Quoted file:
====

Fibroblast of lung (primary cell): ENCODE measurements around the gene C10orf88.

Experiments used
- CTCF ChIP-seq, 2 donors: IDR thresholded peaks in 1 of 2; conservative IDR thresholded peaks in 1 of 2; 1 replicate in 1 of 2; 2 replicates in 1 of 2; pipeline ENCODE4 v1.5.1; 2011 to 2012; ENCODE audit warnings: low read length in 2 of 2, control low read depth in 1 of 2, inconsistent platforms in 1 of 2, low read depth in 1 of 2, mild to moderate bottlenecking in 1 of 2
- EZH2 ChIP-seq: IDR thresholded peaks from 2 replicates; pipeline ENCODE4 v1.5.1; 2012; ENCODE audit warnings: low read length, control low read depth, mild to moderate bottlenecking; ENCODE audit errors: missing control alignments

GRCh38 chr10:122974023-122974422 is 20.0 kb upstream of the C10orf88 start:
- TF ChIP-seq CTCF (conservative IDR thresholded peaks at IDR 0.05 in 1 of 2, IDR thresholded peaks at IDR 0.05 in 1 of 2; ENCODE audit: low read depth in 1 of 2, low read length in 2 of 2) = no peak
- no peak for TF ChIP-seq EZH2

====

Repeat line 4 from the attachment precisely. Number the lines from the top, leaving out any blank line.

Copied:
- EZH2 ChIP-seq: IDR thresholded peaks from 2 replicates; pipeline ENCODE4 v1.5.1; 2012; ENCODE audit warnings: low read length, control low read depth, mild to moderate bottlenecking; ENCODE audit errors: missing control alignments